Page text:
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ESCOs File Proposed Mechanisms For Disclosure Of Broker Fees In New York

Standardized Format For Compensation Disclosure Proposed; One ESCO Says Fee Disclosure Not Applicable For Residential Customers

Broker Says Disclosure Reduces Competitiveness, Says ESCOs, "Only Provide Customers Single Biased Options To Competitive Energy Supply"

Utilities Seek To Apply ESCO Data Security Requirements To Brokers

May 22, 2023

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Copyright 2010-23
Reporting by Paul Ring •

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Stakeholders have provided comments on a New York Department of Public Service Staff proposal for changes to the uniform business practices to implement New York's recently passed law which imposes new regulations on brokers and consultants, including a registration requirement, financial surety requirements, and requirements concerning compensation disclosure

See background on the new law and Staff's implementation proposal here

As previously reported, PSL §66-t(4) requires energy brokers and energy consultants to disclose their form and amount of compensation to customers via a conspicuous statement on any contract or agreement between the energy agent, consultant, broker, or intermediary and its customer.

"Staff recommends that if an ESCO or DER supplier collects broker compensation on behalf of the broker or consultant, such compensation shall be added to the Customer Disclosure Statement in the ESCO or DER supplier’s customer agreement and reflect the amount and method. To the extent there are caps or limits on the price ESCOs or DER suppliers may charge for any certain product, Staff believes that those pricing restrictions must continue to be observed, inclusive of any and all fees, including but not limited to energy broker or consultant compensation," Staff has proposed

Staff recommended that all such disclosures of compensation to customers include any dollar amount paid to the broker or consultant, the form in which the compensation was given to the broker or consultant, the entity that made the payment, and any broker fee or margin that was added to the energy supplier’s rate. Staff further recommended that this financial disclosure include anything of value that was given as compensation to the energy broker or consultant for its work, including commissions, bonuses, and any non-financial compensation. Additionally, Staff recommended that this statement be made in plain language and appear in 12-point font size or larger.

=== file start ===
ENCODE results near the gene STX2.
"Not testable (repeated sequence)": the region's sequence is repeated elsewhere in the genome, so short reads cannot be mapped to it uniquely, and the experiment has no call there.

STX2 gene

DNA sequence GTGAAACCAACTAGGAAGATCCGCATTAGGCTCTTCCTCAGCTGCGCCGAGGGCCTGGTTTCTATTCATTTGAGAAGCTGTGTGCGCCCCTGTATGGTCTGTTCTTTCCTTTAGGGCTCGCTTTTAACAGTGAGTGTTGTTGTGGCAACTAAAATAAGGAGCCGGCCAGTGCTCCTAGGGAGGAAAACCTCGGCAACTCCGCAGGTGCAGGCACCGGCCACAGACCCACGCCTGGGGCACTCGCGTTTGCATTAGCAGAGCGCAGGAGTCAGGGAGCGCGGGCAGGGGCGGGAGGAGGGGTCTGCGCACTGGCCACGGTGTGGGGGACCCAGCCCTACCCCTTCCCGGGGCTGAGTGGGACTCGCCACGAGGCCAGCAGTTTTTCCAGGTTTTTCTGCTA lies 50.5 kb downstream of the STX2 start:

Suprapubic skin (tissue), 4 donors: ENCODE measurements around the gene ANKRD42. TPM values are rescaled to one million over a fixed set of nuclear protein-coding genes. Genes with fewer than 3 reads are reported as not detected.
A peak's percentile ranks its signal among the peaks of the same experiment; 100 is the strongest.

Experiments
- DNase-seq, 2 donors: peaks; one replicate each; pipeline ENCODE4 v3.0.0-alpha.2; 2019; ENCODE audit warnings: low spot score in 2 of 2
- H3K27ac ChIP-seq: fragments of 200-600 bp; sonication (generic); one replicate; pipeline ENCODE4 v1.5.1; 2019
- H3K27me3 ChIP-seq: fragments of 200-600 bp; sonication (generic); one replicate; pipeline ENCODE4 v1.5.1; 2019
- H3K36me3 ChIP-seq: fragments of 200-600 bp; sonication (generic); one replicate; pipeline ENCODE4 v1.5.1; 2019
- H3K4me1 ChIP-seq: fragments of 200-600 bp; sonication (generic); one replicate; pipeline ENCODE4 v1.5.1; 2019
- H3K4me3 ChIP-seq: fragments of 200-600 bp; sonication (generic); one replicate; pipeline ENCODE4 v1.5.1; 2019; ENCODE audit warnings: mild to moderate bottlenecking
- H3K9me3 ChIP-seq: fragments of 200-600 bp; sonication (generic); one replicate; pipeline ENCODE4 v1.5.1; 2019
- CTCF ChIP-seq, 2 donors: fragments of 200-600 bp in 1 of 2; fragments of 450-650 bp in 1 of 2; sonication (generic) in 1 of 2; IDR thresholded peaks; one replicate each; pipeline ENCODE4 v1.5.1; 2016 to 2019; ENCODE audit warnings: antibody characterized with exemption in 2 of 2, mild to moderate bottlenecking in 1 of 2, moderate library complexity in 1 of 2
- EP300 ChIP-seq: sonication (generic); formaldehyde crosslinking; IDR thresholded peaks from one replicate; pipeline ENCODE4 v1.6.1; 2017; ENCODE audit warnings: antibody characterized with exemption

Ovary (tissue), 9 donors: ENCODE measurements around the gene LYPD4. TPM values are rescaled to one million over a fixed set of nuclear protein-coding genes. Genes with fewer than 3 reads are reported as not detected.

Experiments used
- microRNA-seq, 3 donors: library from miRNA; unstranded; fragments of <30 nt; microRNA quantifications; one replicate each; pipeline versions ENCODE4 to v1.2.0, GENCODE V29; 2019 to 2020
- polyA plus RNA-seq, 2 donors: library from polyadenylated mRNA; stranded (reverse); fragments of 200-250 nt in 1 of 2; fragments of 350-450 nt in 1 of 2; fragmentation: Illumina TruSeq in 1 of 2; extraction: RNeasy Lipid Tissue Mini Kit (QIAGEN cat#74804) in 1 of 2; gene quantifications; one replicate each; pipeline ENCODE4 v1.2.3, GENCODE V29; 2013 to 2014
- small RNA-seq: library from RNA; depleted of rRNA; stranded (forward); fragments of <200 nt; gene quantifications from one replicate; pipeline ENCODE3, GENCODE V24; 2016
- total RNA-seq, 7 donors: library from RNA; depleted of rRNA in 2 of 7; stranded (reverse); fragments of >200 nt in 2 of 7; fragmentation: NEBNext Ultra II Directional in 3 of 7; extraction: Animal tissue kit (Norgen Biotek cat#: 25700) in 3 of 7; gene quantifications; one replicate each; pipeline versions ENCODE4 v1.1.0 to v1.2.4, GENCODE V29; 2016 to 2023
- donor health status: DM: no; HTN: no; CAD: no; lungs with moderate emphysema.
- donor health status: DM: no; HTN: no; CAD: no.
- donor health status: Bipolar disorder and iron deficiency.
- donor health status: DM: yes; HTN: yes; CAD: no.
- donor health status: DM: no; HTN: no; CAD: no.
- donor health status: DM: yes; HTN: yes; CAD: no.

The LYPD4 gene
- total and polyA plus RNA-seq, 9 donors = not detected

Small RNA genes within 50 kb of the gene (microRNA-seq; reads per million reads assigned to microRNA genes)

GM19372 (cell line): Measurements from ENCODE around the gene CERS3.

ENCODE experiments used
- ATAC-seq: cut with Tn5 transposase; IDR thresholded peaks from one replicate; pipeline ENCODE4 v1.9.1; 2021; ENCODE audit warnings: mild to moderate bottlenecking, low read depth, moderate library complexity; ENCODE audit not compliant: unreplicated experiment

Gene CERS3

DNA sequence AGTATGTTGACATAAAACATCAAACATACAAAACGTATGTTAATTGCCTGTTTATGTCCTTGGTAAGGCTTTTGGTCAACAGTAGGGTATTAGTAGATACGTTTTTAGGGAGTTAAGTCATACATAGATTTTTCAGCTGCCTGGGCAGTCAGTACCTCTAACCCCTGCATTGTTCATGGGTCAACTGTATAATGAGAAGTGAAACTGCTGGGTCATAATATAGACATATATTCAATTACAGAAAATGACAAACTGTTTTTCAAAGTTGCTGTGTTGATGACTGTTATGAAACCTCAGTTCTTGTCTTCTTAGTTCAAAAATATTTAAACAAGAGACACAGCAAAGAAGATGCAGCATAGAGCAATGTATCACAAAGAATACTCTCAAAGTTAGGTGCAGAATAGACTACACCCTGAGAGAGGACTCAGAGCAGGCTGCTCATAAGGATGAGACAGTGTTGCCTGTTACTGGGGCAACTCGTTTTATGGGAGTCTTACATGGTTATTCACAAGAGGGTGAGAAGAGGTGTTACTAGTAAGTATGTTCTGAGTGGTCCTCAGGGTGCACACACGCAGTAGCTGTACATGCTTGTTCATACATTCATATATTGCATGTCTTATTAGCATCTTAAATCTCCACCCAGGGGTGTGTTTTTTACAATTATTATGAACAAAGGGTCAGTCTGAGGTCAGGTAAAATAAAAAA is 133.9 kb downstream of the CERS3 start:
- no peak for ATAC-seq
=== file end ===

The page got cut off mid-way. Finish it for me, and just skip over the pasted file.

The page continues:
Several ESCOs and brokers have filed proposals and/or comments in response to the Staff recommendation

NRG Energy said that the fee disclosure should be standardized

NRG said, "It is imperative ... that the disclosure be standardized and uniform so that every ESCO is showing this fee the same way."

"Allowing different interpretations of the disclosure may result in some Energy Brokers or Energy Consultants having a competitive advantage over others. It could also create a competitive advantage for certain ESCOs if they elect to employ vague disclosures or those that do not accurately capture the true amount and method of the broker compensation," NRG said

"Having one standardized way in which this fee must appear on the Customer Disclosure Statement will enable more customer transparency," NRG said

NRG Energy recommends spelling out how the amount of the fee must be disclosed so that all customer agreements are displaying the fees the same way.

As shown in a table recommended by NRG shown below, NRG Energy suggests adding another row to the Customer Disclosure Statement under the Price. This row would be entitled "Amount and Methodology of Broker Fee" and need only appear if the customer used an Energy Broker or Energy Consultant to broker the customer agreement and if the compensation is being paid by the customer to the Energy Broker or Energy Consultant via the ESCO charges, NRG said. The field would show either the dollar per kWh or dth or MMBTU that the customer is paying for the Energy Broker or Energy Consultant to handle the account. If the Energy Broker or Energy Consultant is getting paid a flat fee, the box should reflect the dollar amount of that fee. Lastly, if the compensation structure is one that is based on a tiered usage structure, that tiered structure should be spelled out in the label so that customer can understand exactly what they are paying, NRG said

"Allowing each individual company to adapt its own interpretation will result in customer confusion and unintended market advantages," NRG said

NRG's recommended change to disclosure statement:

In separate comments, Family Energy made several observations about the Staff compensation disclosure proposal.

Family Energy said that a new field should be added to UBP Section 5, Attachment 4 – Sample Customer Disclosure Statement, for "broker compensation".

Family Energy further said, "Second, in the case of the ESCO in-house sales team that is acting on behalf of the ESCO, no compensation disclosure for sales team members should be required. To require such a disclosure would be tantamount to requiring disclosure of employee salaries, which is not within the statutory language or scope of PSL 66-t. In fact, the in-house sales team is not a 'broker' or a 'consultant' within the statutory definition as it is not acting as an intermediary to the transaction. The in-house sales team is the ESCO in the customer transaction. Moreover, one of the principal reasons for requiring broker compensation disclosure is the need for increased transparency to consumers about the relative 'allegiance' of the salesperson. That a broker or consultant was acting as an intermediary to the transaction and getting compensated for that role may not have been historically clear or obvious to the consumer. In the case of an in-house sales team member, there can be no question on the part of the consumer that the salesperson is directly acting as the ESCO for the purpose of making the sale."